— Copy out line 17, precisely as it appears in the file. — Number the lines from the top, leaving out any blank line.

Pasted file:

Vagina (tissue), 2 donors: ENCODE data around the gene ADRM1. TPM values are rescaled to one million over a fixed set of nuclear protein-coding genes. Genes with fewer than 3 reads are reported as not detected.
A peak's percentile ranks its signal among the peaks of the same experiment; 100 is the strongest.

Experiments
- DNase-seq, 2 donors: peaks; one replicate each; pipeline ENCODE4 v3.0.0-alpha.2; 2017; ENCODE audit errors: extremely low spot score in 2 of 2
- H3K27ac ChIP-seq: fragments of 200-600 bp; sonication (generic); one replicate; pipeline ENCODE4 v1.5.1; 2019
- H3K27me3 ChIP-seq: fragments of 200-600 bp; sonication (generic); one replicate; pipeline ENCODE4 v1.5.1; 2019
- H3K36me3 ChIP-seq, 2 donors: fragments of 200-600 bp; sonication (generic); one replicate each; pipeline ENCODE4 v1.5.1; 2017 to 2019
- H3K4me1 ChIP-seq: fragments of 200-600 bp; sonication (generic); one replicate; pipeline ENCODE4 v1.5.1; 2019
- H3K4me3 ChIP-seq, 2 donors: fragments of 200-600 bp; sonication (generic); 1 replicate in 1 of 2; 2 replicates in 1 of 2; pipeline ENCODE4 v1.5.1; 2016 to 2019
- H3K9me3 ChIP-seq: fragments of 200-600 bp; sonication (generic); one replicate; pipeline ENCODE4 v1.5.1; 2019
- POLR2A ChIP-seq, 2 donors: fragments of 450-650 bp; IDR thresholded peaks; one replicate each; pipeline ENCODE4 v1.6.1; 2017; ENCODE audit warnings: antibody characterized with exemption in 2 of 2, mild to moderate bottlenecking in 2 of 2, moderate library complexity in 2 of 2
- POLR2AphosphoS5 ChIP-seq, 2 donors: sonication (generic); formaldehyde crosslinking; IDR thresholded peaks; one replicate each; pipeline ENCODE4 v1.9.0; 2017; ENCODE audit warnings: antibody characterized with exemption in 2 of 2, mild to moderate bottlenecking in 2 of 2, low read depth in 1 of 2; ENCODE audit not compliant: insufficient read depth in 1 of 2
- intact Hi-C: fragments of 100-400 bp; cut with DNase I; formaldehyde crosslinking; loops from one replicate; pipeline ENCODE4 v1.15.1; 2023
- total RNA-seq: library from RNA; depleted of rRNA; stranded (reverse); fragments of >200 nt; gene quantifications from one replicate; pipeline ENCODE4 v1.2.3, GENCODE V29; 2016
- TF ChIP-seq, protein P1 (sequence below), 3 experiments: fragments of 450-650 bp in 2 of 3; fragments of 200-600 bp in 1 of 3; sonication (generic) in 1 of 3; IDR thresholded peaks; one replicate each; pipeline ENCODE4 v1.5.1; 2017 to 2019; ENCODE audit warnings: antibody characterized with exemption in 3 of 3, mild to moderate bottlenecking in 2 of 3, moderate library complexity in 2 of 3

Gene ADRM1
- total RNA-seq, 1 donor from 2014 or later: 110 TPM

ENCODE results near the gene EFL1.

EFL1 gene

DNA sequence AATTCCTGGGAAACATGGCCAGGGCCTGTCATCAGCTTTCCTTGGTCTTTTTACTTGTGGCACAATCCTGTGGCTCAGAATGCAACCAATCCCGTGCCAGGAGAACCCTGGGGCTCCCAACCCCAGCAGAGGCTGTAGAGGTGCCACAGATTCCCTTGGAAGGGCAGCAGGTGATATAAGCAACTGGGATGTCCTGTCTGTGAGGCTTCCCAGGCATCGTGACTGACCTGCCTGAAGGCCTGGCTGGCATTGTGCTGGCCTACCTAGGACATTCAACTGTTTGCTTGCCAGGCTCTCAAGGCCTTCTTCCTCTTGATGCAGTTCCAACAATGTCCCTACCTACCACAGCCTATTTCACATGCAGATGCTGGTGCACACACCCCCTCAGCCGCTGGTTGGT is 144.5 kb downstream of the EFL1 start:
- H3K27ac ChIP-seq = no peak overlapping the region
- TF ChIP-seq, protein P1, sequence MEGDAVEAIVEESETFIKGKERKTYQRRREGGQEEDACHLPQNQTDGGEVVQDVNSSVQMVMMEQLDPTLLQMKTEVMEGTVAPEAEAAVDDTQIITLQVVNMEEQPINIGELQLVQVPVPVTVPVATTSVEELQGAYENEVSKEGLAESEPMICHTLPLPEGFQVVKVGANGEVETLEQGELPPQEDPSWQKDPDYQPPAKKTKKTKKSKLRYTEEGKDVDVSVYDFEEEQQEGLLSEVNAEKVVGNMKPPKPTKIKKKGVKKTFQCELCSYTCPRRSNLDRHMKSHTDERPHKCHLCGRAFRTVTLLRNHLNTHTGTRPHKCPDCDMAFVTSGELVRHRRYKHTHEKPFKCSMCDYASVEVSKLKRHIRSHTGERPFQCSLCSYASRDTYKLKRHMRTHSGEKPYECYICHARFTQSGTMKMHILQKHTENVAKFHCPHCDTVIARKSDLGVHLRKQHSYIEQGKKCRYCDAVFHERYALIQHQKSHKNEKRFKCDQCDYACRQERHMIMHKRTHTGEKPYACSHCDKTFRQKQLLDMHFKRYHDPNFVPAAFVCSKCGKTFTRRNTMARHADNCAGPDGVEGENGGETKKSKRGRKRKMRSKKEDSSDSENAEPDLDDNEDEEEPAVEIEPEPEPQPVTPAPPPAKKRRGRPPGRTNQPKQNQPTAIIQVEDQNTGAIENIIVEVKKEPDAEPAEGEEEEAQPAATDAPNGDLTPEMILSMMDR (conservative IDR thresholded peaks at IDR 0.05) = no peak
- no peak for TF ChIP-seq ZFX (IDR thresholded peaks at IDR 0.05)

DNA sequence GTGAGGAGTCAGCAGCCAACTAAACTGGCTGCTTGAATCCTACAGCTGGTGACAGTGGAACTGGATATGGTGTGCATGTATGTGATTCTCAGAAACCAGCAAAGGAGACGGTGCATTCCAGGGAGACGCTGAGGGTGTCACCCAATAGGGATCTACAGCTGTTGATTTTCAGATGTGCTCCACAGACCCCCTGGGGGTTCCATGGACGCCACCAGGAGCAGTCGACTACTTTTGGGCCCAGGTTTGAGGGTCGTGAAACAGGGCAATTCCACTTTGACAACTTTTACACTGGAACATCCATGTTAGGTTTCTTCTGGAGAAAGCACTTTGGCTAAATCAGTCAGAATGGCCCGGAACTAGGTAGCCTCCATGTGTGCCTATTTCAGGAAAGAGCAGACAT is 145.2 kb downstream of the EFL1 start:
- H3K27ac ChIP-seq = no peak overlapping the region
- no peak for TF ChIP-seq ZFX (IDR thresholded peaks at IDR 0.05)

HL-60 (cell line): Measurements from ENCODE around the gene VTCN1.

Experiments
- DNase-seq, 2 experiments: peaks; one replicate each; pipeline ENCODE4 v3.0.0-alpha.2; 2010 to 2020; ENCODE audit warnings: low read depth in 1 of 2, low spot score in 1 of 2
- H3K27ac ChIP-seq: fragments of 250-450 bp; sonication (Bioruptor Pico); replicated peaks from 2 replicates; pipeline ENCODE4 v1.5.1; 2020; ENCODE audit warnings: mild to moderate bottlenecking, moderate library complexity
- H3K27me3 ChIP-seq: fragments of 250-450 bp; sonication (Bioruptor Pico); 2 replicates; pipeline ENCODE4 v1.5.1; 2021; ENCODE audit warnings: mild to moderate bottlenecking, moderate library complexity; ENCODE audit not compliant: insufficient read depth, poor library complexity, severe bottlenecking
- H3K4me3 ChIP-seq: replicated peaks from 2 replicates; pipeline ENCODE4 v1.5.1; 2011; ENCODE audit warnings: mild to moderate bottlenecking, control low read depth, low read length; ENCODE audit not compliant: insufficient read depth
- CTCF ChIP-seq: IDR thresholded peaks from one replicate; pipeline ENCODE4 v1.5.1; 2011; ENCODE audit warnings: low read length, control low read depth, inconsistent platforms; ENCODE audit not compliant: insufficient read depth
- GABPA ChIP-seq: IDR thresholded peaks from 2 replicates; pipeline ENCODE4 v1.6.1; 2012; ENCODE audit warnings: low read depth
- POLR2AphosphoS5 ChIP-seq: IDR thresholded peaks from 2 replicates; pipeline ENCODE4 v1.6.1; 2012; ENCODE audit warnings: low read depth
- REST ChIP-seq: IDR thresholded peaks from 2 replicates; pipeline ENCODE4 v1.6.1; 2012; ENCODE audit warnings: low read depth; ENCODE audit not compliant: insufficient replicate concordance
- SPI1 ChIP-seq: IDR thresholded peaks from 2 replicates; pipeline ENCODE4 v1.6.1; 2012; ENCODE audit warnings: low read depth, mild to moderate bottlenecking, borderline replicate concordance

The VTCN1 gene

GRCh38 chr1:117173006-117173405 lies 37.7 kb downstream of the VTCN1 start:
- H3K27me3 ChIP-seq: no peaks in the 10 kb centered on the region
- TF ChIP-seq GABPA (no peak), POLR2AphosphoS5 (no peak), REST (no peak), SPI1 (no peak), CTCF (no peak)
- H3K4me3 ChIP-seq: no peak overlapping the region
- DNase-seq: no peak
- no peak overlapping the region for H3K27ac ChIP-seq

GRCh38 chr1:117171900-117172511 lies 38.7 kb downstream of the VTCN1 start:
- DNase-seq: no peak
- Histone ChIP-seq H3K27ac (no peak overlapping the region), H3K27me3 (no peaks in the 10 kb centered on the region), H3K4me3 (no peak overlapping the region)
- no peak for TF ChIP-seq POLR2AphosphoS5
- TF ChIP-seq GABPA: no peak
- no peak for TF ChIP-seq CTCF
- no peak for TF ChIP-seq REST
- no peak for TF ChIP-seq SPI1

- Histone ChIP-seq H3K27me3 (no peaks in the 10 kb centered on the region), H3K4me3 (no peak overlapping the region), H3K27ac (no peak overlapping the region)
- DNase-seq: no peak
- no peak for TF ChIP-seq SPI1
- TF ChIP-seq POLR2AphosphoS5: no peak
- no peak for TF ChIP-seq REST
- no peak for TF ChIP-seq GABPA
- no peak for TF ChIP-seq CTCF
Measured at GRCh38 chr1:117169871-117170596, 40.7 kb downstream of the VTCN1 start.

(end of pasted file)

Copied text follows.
- total RNA-seq, 1 donor from 2014 or later: 110 TPM